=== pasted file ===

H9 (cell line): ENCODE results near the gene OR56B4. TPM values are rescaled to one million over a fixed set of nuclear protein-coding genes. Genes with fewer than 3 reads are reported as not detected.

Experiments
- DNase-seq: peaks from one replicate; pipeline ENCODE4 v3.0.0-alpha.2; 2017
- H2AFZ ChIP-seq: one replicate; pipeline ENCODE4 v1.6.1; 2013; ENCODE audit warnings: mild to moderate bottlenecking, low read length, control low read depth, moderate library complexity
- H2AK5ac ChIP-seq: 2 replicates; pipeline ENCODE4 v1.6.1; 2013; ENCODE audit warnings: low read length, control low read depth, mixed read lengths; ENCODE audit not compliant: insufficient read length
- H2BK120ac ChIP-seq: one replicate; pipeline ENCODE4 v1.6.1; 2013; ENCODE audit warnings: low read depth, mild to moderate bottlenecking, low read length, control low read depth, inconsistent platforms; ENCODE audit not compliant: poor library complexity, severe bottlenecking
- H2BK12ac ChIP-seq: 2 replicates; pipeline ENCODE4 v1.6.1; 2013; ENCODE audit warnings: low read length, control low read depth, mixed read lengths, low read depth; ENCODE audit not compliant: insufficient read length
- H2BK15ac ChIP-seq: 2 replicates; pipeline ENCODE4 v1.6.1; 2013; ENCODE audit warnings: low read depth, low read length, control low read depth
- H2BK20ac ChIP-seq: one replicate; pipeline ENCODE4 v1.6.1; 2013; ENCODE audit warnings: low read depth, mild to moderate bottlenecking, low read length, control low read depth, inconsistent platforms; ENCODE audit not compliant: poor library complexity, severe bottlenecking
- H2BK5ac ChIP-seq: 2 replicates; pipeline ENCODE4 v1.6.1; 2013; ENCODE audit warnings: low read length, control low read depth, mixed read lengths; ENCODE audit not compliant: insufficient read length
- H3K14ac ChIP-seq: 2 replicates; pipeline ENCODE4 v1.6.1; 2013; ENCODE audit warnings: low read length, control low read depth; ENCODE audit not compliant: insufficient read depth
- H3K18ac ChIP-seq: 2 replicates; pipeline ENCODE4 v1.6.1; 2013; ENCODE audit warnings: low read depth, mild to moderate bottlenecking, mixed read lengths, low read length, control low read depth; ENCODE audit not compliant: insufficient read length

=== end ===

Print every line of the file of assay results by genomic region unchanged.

H9 (cell line): ENCODE results near the gene OR56B4. TPM values are rescaled to one million over a fixed set of nuclear protein-coding genes. Genes with fewer than 3 reads are reported as not detected.

Experiments
- DNase-seq: peaks from one replicate; pipeline ENCODE4 v3.0.0-alpha.2; 2017
- H2AFZ ChIP-seq: one replicate; pipeline ENCODE4 v1.6.1; 2013; ENCODE audit warnings: mild to moderate bottlenecking, low read length, control low read depth, moderate library complexity
- H2AK5ac ChIP-seq: 2 replicates; pipeline ENCODE4 v1.6.1; 2013; ENCODE audit warnings: low read length, control low read depth, mixed read lengths; ENCODE audit not compliant: insufficient read length
- H2BK120ac ChIP-seq: one replicate; pipeline ENCODE4 v1.6.1; 2013; ENCODE audit warnings: low read depth, mild to moderate bottlenecking, low read length, control low read depth, inconsistent platforms; ENCODE audit not compliant: poor library complexity, severe bottlenecking
- H2BK12ac ChIP-seq: 2 replicates; pipeline ENCODE4 v1.6.1; 2013; ENCODE audit warnings: low read length, control low read depth, mixed read lengths, low read depth; ENCODE audit not compliant: insufficient read length
- H2BK15ac ChIP-seq: 2 replicates; pipeline ENCODE4 v1.6.1; 2013; ENCODE audit warnings: low read depth, low read length, control low read depth
- H2BK20ac ChIP-seq: one replicate; pipeline ENCODE4 v1.6.1; 2013; ENCODE audit warnings: low read depth, mild to moderate bottlenecking, low read length, control low read depth, inconsistent platforms; ENCODE audit not compliant: poor library complexity, severe bottlenecking
- H2BK5ac ChIP-seq: 2 replicates; pipeline ENCODE4 v1.6.1; 2013; ENCODE audit warnings: low read length, control low read depth, mixed read lengths; ENCODE audit not compliant: insufficient read length
- H3K14ac ChIP-seq: 2 replicates; pipeline ENCODE4 v1.6.1; 2013; ENCODE audit warnings: low read length, control low read depth; ENCODE audit not compliant: insufficient read depth
- H3K18ac ChIP-seq: 2 replicates; pipeline ENCODE4 v1.6.1; 2013; ENCODE audit warnings: low read depth, mild to moderate bottlenecking, mixed read lengths, low read length, control low read depth; ENCODE audit not compliant: insufficient read length